Thursday, March 29, 2007

Analysis: OSU Performance

Just a quick and dirty analysis of OSU's total, offensive and defensive performance. I'll post G'town's charts right above OSU's, for comparison.

For review, I define performance as the difference (in points) between KenPom's predicted point spread and the actual point difference in the game. Since I use current efficiency data, all of the predictions are made retroactively based upon how the teams are playing now, or in most cases, how they finished. This can be a bit misleading, as it doesn't account for injuries, transfers, etc.

Offensive and defensive performance are based on the difference between the expected efficiency (based on team's and opponent's season average) and the actual efficiency in that game. These are also converted to points, based upon the actual game pace, to allow comparison to overall performance.

All of this data is thanks to KenPom's Game Plan pages for each team.

It is important to keep in mind that these stats are normalized to the average performance for a given team. Since OSU and Georgetown are very similar in offensive and defensive efficiency and KenPom's pythagorean ratings, this is a rare time when you won't get in much trouble just comparing the two sets of graphs.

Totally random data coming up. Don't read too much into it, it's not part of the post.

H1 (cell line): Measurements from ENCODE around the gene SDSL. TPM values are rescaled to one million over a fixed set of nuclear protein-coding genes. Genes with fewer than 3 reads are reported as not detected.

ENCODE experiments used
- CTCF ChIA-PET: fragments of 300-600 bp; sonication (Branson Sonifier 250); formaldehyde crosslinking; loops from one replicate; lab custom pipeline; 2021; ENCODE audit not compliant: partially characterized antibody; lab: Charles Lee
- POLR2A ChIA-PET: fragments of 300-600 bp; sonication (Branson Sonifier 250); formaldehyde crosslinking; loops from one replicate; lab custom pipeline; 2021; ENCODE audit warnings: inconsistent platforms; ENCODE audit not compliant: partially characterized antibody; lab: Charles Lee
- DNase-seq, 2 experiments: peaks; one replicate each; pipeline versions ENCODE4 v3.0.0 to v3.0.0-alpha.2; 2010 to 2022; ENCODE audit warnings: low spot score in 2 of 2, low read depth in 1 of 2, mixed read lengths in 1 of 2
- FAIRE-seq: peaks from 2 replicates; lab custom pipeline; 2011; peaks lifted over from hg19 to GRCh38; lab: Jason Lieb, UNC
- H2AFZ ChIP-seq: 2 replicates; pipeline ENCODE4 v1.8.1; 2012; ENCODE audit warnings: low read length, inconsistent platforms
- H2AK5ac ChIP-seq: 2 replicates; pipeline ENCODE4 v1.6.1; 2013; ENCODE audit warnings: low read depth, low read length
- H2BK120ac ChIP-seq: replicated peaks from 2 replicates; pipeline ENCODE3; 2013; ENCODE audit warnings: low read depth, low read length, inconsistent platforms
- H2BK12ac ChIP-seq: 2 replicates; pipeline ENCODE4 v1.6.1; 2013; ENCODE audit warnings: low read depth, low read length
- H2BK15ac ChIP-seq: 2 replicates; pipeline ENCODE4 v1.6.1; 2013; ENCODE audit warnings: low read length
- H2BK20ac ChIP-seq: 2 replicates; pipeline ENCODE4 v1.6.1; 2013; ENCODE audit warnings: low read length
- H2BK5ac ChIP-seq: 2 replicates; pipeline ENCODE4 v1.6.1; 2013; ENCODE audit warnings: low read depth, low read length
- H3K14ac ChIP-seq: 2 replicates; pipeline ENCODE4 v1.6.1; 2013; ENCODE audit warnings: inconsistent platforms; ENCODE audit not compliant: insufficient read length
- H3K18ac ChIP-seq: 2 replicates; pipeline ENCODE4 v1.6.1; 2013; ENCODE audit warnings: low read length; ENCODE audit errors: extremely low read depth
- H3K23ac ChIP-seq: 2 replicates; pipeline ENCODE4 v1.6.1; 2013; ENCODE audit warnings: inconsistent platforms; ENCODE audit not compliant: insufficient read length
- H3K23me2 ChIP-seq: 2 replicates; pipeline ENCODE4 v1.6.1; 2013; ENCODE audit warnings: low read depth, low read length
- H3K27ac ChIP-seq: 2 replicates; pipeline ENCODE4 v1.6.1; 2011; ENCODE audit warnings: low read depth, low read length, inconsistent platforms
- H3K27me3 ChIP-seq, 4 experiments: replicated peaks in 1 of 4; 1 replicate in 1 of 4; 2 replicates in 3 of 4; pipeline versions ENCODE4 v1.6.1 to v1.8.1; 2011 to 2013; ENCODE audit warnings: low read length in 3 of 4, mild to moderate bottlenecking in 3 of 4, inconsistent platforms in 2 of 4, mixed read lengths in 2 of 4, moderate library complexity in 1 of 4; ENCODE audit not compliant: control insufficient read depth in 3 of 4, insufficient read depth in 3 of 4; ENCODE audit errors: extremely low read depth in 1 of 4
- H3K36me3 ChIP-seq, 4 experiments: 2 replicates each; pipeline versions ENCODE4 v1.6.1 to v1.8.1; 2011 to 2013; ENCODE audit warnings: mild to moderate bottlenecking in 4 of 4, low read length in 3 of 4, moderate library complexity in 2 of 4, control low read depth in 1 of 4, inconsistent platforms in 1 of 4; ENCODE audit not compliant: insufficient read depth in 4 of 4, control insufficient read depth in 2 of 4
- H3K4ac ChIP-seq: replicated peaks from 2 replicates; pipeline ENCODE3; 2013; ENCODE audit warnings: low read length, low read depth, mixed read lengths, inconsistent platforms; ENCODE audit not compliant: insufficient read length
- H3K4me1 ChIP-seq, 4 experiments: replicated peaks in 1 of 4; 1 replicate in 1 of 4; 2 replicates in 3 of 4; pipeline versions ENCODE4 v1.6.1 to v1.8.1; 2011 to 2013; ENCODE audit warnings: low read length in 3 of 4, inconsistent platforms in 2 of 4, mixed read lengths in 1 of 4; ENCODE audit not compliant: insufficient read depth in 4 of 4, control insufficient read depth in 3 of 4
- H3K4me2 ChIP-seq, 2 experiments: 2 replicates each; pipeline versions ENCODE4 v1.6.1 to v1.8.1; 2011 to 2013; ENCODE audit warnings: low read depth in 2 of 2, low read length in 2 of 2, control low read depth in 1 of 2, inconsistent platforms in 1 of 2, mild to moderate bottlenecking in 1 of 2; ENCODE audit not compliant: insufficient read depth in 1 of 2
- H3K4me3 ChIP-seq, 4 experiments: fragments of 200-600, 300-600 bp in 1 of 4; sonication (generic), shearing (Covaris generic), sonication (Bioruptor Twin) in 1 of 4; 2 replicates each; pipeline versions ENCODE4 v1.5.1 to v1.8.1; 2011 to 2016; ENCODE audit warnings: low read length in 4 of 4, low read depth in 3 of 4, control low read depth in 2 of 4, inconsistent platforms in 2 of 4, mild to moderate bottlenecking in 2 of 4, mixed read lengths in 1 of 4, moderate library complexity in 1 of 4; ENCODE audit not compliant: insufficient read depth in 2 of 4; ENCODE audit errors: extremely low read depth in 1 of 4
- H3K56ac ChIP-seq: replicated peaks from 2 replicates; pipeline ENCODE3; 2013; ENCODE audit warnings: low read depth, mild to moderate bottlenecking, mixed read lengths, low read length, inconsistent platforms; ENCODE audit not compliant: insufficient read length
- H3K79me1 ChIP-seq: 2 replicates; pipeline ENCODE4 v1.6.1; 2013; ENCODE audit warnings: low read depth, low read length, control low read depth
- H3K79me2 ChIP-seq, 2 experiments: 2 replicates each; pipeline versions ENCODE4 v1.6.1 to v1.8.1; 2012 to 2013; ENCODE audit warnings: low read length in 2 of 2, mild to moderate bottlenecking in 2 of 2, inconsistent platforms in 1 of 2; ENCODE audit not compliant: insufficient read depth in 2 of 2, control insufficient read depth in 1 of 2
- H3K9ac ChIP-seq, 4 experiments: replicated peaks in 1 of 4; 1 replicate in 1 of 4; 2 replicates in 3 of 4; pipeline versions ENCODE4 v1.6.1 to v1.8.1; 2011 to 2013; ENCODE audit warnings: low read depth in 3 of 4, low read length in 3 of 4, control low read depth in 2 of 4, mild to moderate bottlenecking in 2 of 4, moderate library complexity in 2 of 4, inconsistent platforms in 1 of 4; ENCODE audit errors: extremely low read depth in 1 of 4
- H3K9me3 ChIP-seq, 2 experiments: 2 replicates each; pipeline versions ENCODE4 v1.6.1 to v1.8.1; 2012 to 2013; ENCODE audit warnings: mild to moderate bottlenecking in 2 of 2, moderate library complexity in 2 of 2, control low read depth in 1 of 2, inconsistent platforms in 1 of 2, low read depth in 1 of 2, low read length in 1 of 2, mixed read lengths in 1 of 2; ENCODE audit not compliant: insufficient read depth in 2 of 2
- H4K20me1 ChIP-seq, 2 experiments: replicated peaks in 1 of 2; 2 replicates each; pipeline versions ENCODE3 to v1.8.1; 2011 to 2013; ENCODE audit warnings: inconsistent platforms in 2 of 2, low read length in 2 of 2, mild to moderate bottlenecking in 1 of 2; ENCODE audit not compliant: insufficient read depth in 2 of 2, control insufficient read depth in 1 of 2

Also note that I've stolen from PhogBlog (or was it Big Ten Wonk?) and added polynomial fit lines through the data. While these give a rough idea of trend, don't get too hung up on them, as typically the data has so much scatter that their significance is weak.

Overall performance (as always, click any figure to enlarge)



Just visually, OSU is the more consistant team, and KenPom agrees - his consistency stat ranks OSU 99th, G'town 220th. Georgetown has shown greater improvement as the season has progressed, but both teams seem to have peaked or plateaued at this point (good timing). I'll argue that this is a marker of good coaching.

Offensive Efficiency Performance



Again, OSU is the more consistent team (that first data point was a win against VMI and their 321st ranked defense, so the Buckeyes were going to look bad unless they absolutely destroyed them). More interestingly, OSU seems to have found another gear offensively in the Sweet 16. Georgetown, as we've seen all year, has become a very good offensive team, with an occasional stinker (e.g. @ Syracuse) and an occasional jaw-dropper (UNC).

Defensive Efficiency Performance



Here, both teams seem to have moved a bit past their peak, although the scatter in the data is too large to say that with any confidence.

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